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Cambodia set for $10 million tennis academy

Mitsuji Konoshita, president of GL Finance, outside the National Training Center
Mitsuji Konoshita, president of GL Finance, outside the National Training Center.

Cambodia set for $10 million tennis academy

Former Japanese professional tennis player-turned-business magnate Mitsuji Konoshita is staking his personal pride and is ready to open his purse on a multimillion-dollar project to create a tennis academy in Cambodia.

The president of the Cambodia-based GL Finance, a subsidiary of the internationally well-known Group Lease Finance, wants to re-create for talented Cambodian youngsters his own amazing experiences of training in an advanced academy like that of Australian great Harry Hopman’s in Tampa, Florida, or of Nick Bolitieri, the American coach credited with developing the careers of Andre Agassi, Jim Courier and Monica Seles.

After co-partnering the Kingdom’s Davis Cup Group III campaign in Dubai, the GLF has stepped in as the main sponsor for the second year running of two back-to-back Cambodian ITF Men’s Futures events. The final leg, the GLF Tep Khunnah Trophy, concludes at the National Training Center on Saturday.

In an exclusive interview with the Post’s sports writer H S Manjunath, the charismatic Mitsuji Konoshita, who says his life revolves round tennis, spoke about the proposed academy, his passion for the game and his deep involvement with the Cambodian Tennis Federation as one of its biggest supporters – and above all his love for the country.

Post: What is it that has driven you towards this academy project and why Cambodia?
Konoshita: I have to address the second part of the question to explain the first. I have seen so many countries, but I love Cambodia, especially its rural landscape. And as for as the environment for tennis goes, there is no better place. To me the academy is a personal dream and my idea of creating the best possible opportunities for young, motivated, emerging Cambodian talent in tennis.

Q: Can you outline this project, the logistics, cost estimates and location.

A: First of all, our field expert Hideki Kaneko, who was among the world’s top 200 and was Japan’s number two ranked player, was here a few days ago to shortlist venues and draw up a roadmap. He runs Tennis schools in Singapore and Thailand that shelter under our Company’s umbrella. Once the blueprint is ready, we will work on logistics.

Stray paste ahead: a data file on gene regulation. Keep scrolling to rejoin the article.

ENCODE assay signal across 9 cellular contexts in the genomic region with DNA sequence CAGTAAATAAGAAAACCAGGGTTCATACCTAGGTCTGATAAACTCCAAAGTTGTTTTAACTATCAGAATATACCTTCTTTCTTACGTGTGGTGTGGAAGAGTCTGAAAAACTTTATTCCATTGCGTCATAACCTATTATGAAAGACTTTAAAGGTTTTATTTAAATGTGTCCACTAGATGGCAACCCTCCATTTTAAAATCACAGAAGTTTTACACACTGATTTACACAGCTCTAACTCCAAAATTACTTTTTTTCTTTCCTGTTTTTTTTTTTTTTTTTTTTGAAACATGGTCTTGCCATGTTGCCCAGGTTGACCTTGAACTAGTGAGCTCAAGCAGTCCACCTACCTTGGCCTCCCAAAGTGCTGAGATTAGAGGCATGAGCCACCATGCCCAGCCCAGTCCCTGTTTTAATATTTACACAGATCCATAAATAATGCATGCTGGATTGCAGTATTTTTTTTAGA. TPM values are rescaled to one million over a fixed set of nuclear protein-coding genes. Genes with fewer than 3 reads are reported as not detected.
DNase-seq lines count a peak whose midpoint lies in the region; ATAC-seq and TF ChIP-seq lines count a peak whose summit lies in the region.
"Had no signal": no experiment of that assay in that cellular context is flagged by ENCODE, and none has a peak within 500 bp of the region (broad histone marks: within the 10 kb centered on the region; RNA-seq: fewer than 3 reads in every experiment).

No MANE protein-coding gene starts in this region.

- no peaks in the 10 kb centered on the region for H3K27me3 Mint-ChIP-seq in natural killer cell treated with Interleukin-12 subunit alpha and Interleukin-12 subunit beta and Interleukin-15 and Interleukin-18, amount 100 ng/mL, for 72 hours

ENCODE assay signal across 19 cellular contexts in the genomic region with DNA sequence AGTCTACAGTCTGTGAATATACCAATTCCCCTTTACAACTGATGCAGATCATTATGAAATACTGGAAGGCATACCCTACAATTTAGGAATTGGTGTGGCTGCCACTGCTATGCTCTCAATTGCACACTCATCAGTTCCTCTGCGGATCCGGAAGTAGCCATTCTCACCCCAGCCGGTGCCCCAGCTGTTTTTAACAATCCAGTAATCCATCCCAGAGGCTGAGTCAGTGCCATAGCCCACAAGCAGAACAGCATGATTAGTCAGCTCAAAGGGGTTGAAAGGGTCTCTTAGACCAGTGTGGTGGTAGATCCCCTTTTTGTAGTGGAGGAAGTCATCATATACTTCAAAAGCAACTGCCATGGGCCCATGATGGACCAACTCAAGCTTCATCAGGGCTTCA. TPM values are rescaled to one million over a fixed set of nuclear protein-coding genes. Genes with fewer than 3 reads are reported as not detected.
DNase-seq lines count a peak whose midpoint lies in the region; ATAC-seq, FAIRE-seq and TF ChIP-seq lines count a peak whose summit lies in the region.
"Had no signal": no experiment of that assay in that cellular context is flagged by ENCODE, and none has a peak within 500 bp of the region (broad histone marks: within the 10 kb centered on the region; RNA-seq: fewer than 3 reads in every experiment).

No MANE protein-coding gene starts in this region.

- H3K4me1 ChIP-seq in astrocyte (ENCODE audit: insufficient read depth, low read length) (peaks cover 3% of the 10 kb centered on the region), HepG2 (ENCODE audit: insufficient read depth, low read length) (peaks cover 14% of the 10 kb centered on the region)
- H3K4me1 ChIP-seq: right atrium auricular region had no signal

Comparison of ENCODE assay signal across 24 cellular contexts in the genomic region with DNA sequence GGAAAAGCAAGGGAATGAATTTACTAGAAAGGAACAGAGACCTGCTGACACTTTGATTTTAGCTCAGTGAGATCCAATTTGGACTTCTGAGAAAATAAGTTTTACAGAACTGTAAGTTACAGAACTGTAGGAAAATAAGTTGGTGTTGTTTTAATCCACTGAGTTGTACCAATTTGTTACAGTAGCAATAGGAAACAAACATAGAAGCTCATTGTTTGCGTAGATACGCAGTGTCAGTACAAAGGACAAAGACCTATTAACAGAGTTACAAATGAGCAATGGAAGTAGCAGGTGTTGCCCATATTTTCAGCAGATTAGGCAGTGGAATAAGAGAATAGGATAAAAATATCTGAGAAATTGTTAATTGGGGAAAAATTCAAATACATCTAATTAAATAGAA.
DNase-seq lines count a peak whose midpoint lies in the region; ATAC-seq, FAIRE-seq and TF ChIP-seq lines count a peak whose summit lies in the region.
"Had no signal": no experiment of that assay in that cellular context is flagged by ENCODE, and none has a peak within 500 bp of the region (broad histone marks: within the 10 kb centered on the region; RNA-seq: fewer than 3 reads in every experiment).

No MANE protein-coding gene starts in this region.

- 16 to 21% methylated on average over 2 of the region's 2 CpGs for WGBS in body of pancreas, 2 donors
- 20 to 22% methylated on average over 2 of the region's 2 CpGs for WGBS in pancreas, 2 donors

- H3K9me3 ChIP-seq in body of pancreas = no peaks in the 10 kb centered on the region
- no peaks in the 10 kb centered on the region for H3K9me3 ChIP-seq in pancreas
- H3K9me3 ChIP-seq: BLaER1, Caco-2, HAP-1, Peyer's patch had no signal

What I am looking at is an academy with 20 to 30 courts, a team of good coaches, an integrated school for players to pursue their education while training, a dormitory to house them and specialised gyms for working out. Of course there will be other recreational sports facilities as well.

The cost of the project could be anywhere between $10 million and $20 million. By the way, we are now running similar tennis projects in Singapore, Thailand and five in Japan are all commercial. The one in Cambodia will be more like a foundation.

Q: You mentioned a shortlist of venues, do you have a city in mind.

A:The short answer is yes: it’s Kep. It has breathtaking scenic beauty. Most importantly, it is a safe and secure town, and the safety of the players is of paramount importance. It is not final we are looking at other alternatives as well.

Q: As a major supporter of the Tennis Federation of Cambodia what are your expectations from a sponsorship standpoint.

A: Quite honestly, for me, sponsoring tennis is not a business proposition. I’m not looking for any mileage for my company. The mileage I seek is for the cause of tennis. If that is served, my investment is worthwhile.

The Cambodian Federation is doing a fantastic job in nurturing talent through its grassroots initiatives. I am simply struck by the passion that secretary-general Tep Rithivit has for spreading tennis in Cambodia. And that is one of the reasons why I just cannot move away from tennis here.

Q: You have created a buzz in the players circles with your generosity, offering quarter-finalists in these two weeks of competition extra $500 each from your wallet on top of their prize money.

A: Every time I enter the NTC, what rewinds in my mind is my playing time. The hardships we went through on the tour, three or four of us sharing a room, frugal living. It is hard to make money at this level and that was the reason why I quit tennis and turned to business. The extra that I am offering these players is to enhance their Cambodian experience and ease a little bit of the burden every player shoulders.

Q: What is your most ardent wish for Cambodian tennis.

A: To see the national team do well in the Davis Cup, more tennis talents to emerge and at least one or two players make it to the upper crust of the game. It may sound tough but it is not impossible.

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